So early as 1783 Johannes von Muller of Gottingen had called attention to the historical figures appearing in the Nibelungenlied, identifying Etzel as Attila, Dietrich of Bern as Theodoric of Verona, and the Burgundian kings Gunther, Giselher and Gernot as the Gundaharius, Gislaharius and Godomar of the Lex Burgundiorum; in 1820 Julius Leichtlen (Neuaufgefundenes Bruchstick des Nibelungenliedes, Freiburg-im-Breisgau) roundly declared that "the Nibelungenlied rests entirely on a historical foundation, and that any other attempt to explain it must fail."
But on the night of the 20th-21st of March, having donned the garments of a layman, with a cross-bow slung at his side, he succeeded in making his escape from Constance, accompanied only by a single servant, and took refuge first in the castle of Schaffhausen, then in that of Laufenburg, then at Freiburg-im-Breisgau, and finally at Brisach, whence he hoped to reach Alsace, and doubtless ultimately Avignon, under the protection of an escort sent by the duke of Burgundy.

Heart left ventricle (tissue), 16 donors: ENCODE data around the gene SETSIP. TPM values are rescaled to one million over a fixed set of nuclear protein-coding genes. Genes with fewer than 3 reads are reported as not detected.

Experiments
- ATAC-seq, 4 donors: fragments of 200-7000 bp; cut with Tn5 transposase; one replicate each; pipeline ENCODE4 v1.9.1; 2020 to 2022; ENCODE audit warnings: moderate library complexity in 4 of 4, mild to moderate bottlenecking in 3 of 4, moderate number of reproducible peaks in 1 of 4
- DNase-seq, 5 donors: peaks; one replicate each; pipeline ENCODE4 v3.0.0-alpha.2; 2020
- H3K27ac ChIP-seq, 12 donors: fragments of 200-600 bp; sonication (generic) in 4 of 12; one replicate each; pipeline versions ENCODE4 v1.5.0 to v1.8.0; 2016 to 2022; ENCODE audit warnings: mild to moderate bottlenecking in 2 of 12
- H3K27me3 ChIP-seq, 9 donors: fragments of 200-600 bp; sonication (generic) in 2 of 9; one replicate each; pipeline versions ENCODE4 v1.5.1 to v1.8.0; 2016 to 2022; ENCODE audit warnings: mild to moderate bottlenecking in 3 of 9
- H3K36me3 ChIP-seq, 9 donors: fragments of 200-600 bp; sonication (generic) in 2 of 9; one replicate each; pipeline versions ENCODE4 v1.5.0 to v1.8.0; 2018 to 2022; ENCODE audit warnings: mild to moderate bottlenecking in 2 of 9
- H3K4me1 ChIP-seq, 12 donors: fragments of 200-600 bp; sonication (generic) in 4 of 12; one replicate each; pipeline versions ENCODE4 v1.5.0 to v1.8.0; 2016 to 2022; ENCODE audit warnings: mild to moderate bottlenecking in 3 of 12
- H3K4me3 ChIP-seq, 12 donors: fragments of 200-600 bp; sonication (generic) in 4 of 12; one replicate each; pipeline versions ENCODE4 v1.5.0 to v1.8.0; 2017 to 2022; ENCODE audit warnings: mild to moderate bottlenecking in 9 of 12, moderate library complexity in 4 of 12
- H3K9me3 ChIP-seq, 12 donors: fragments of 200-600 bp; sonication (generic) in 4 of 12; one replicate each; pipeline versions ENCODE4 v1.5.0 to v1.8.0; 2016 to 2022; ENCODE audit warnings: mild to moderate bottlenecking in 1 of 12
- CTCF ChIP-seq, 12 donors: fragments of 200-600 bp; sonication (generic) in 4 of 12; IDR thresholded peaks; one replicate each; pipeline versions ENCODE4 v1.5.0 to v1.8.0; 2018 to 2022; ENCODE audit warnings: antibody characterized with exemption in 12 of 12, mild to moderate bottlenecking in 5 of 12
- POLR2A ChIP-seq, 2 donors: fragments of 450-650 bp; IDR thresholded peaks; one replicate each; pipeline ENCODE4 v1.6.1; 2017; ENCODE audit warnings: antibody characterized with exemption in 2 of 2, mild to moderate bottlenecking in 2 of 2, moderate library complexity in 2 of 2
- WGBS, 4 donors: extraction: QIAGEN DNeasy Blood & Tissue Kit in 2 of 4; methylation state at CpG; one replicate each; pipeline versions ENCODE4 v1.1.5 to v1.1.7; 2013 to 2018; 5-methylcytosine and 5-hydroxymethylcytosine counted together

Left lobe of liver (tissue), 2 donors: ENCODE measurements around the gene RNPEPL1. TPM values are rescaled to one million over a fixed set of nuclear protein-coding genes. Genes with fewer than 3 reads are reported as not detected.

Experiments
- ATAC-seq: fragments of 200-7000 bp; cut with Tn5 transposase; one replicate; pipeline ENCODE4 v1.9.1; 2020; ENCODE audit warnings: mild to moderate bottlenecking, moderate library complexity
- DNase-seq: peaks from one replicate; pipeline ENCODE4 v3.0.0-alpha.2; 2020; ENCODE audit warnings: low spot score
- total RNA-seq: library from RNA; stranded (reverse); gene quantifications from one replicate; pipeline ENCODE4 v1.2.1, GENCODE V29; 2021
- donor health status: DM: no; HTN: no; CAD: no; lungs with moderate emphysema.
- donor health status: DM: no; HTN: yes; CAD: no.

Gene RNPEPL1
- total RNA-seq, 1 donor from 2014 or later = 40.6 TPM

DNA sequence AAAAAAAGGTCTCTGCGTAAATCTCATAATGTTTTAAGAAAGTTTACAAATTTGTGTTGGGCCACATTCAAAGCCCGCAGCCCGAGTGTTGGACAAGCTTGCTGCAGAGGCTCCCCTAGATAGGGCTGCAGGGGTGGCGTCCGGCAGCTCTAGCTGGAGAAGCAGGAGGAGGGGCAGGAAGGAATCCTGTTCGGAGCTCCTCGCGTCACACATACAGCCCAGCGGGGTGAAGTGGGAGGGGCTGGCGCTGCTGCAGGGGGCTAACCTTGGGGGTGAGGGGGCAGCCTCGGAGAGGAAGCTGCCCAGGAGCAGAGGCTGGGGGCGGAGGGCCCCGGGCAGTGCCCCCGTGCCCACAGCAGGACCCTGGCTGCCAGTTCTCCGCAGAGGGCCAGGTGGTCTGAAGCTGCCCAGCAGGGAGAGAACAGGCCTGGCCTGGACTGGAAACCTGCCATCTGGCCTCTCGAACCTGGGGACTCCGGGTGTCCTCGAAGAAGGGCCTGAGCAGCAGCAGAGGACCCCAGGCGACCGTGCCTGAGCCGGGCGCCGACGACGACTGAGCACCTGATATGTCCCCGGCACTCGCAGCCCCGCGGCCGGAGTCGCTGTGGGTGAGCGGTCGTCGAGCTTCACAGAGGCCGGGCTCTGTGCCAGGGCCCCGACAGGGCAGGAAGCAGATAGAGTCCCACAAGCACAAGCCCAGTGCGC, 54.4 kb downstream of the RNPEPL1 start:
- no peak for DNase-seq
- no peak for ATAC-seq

Pursued it year after year: in 1644 at Freiburg im Breisgau, despite the death of Guflbriant at Rottweil; in 1645 at Nordlingen, despite the defeat of Marienthal; and in 1646 in Bavaria, despite the rebellion of the Weimar cavalry; to see it finally triumph at Zusmarshausen in May 1648.
280-264 B.C.), was described by Archimedes in his Arenarius, only to be set aside Astronomisches aus Babylon (Freiburg im Breisgau, 1889).